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22630051 UAV Aircraft Design[1]

22630051 UAV Aircraft Design[1]

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Published by gimenes_r

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Published by: gimenes_r on Sep 13, 2010
Copyright:Attribution Non-commercial


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  • Preface
  • Instructions
  • General References
  • Introduction
  • References
  • Birdflight as the Basis of Aviation
  • Market Determination
  • Design Requirements and Objectives
  • Excercise 1: Design Requirements
  • Cross-Section Design
  • Sample Cross-section Dimensions and Seating Layouts
  • Fuselage Shape
  • Drag
  • Parasite Drag
  • Skin Friction Coefficient
  • Form Factor
  • Control Surface Gap Drag
  • Fuselage Upsweep Drag
  • Nacelle Base Drag
  • Supersonic Drag
  • Volume Wave Drag
  • Wave Drag Due to Lift
  • Airfoil Geometry
  • Interactive Airfoil Analysis
  • High-Lift Systems
  • Low Reynolds Number Airfoil Design
  • Wing Design
  • Wing Geometry Definitions
  • Wing Design Parameters
  • Wing Lift Distributions
  • About Lift and Cl Distributions
  • Wing Geometry and Lift Distributions
  • Lift Distributions and Performance
  • Nonplanar Wings and Winglets
  • Wing Geometry
  • Longitudinal Static Stability
  • Dynamic Stability
  • Longitudinal Control Requirements
  • Lateral Control Requirements
  • Tail Design and Sizing
  • Thrust Variation with Speed and Altitude
  • Engine Placement
  • Placard Diagram
  • V-n Diagram
  • Total Weights
  • Balance
  • Weight Calculations
  • Take-Off Field Length
  • Landing Field Length
  • Climb Performance
  • Cruise Performance and Range
  • Aircraft Performance FARs
  • Noise
  • The Nature of Noise
  • Optimization Notes
  • Optimization
  • Appendices
  • Summary of Project Input Data
  • Summary of Project Results
  • Aviation Abbreviations

Low Reynolds numbers make the problem of airfoil design difficult because the boundary layer is much
less capable of handling an adverse pressure gradient without separation. Thus, very low Reynolds
number designs do not have severe pressure gradients and the maximum lift capability is restricted.

Low Reynolds number airfoil designs are cursed with the problem of too much laminar flow. It is
sometimes difficult to assure that the boundary layer is turbulent over the steepest pressure recovery
regions. Laminar separation bubbles are common and unless properly stabilized can lead to excessive
drag and low maximum lift.

At very low Reynolds numbers, most or all of the boundary layer is laminar. Under such conditions the
boundary layer can handle only gradual pressure recovery. Based on the expressions for laminar
separation, one finds that an all-laminar section can generate a CL of about 0.4 or achieve a thickness of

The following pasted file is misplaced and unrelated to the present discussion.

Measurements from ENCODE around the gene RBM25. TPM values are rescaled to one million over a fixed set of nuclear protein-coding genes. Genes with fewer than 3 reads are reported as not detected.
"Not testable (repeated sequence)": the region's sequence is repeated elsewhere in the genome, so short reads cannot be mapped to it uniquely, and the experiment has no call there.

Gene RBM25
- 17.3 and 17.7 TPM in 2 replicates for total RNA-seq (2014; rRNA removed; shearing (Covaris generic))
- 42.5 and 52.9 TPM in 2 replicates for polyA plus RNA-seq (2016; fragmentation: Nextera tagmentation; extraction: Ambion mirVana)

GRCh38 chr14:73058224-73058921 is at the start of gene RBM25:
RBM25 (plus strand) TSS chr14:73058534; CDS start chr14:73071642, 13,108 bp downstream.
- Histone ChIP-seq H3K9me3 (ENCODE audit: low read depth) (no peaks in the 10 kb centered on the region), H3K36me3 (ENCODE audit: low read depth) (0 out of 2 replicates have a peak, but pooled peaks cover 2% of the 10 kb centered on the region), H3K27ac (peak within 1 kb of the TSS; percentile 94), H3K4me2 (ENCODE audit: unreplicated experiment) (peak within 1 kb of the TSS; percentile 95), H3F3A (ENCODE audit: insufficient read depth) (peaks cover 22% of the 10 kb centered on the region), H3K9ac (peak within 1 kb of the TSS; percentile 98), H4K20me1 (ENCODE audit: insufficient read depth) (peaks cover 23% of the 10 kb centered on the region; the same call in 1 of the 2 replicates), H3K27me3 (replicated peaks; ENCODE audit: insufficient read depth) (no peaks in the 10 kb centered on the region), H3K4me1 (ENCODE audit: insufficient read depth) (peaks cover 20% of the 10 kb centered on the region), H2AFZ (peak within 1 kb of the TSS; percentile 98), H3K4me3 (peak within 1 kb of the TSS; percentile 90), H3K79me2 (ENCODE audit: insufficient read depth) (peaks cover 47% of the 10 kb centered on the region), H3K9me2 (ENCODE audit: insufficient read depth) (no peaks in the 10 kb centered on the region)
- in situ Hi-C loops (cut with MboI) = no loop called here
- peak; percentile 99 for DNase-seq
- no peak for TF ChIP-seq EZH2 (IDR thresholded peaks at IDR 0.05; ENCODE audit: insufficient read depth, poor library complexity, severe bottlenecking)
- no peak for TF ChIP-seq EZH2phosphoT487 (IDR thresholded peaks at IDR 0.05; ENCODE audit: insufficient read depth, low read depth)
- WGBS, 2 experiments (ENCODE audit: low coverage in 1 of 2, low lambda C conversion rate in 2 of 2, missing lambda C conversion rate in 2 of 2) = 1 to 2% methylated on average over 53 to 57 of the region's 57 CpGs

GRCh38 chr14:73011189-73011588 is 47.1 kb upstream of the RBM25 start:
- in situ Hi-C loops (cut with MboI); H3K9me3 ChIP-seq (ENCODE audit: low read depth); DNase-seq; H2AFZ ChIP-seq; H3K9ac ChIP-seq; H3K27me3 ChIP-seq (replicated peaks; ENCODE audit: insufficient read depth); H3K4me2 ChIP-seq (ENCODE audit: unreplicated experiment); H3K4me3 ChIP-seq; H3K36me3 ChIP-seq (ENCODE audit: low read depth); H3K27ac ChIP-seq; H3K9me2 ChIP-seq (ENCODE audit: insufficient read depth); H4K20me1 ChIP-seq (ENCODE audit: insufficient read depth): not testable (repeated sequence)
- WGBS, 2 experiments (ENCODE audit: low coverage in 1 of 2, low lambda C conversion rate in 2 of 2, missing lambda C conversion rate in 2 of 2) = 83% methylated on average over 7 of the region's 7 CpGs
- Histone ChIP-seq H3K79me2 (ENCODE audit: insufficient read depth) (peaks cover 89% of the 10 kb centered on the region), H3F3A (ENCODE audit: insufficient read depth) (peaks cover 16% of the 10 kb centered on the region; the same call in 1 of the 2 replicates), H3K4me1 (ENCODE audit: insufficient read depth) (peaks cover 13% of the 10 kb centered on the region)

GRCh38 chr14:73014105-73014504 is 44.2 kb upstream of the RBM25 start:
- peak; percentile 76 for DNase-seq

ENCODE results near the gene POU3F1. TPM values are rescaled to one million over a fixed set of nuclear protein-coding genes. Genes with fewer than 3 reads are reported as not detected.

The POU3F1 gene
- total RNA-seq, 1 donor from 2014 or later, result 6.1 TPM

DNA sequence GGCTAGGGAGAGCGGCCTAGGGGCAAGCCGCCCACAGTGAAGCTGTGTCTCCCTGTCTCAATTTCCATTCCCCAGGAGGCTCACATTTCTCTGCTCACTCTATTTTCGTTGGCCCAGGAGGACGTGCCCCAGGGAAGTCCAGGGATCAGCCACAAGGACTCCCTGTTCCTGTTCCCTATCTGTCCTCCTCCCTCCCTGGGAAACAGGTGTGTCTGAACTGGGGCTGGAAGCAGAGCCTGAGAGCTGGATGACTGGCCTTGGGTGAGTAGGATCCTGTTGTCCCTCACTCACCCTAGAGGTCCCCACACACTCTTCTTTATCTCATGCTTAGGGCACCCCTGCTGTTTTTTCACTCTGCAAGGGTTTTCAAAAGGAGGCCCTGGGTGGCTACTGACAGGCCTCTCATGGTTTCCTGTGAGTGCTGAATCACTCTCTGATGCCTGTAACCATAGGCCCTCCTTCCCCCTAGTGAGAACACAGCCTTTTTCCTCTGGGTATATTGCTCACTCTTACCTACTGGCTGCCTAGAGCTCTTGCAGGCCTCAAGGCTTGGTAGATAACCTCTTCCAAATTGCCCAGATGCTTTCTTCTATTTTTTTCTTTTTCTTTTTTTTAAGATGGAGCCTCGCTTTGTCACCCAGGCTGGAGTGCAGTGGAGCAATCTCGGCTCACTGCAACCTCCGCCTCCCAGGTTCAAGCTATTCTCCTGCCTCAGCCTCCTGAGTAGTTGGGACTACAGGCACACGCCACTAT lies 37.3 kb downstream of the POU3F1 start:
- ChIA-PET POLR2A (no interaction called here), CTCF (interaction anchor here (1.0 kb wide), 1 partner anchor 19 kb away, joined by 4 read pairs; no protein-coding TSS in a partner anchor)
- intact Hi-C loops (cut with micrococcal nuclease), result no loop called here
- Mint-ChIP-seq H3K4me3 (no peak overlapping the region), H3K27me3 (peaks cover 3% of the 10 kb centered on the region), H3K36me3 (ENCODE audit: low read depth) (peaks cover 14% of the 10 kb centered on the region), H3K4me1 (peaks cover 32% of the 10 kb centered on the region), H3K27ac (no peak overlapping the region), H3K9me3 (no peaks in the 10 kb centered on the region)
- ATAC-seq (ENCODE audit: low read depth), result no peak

about 7.5%, (Try this with PANDA.)

Low Moment Airfoil Design

When the airfoil pitching moment is constrained, it is not always possible to carry lift as far back on the
airfoil as desired. Such situations arise in the design of sections for tailless aircraft, helicopter rotor
blades, and even sails, kites, and giant pterosaurs. The airfoil shown here is a Liebeck section designed to
perform well at low Reynolds numbers with a positive Cm0. Its performance is not bad, but it is clearly
inferior in Clmax when compared to other sections without a Cm constraint. (Clmax = 1.35 vs. 1.60 for
conventional sections at Re = 500,000.)

The thickest section at Re = 10 million is 57% thick, but of course, it will separate suddenly with any
angle of attack.

Multiple Design Point Airfoils

One of the difficulties in designing a good airfoil is the requirement for acceptable off-design
performance. While a very low drag section is not too hard to design, it may separate at angles of attack
slightly away from its design point. Airfoils with high lift capability may perform very poorly at lower
angles of attack.

One can approach the design of airfoil sections with multiple design points in a well-defined way. Often
it is clear that the upper surface will be critical at one of the points and we can design the upper surface at
this condition. The lower surface can then be designed to make the section behave properly at the second
point. Similarly, constraints such as Cmo are most effected by airfoil trailing edge geometry.

When such a compromise is not possible, variable geometry can be employed (at some expense) as in the
case of high lift systems.

Interactive Airfoil Design

This page lets you select and modify a family of airfoils to suit the specific needs of your aircraft.
Specify the section t/c and type (0 is a conventional peaky section, 1 is a rather aggressive supercritical
section). The resulting pressure distribution is shown below. The parameter xt/c lets you force transition
to turbulent flow at the indicated chordwise position. Setting xt/c = 1.0 corresponds to free transition
while setting it to a small value such as 0.05 forces mostly turbulent flow.

Hints: Change angle of attack by either entering a value or by clicking on the angle of attack displayed
on the plot. Holding down shift while clicking reduces alpha. You may also change scale by clicking on
the Cp axis labels. Also note that you may modify the airfoil shape by clicking on the upper or lower
surface to add thickness near the point where you have clicked. Hold down the shift key while clicking to
remove thickness. The boundary layer computations indicate transition to turbulent flow (T), laminar
separation (LS), or turbulent separation (TS). If you change parameters, click recompute to enter these
values, but note that the airfoil is regenerated as well based on the specified section type and t/c.

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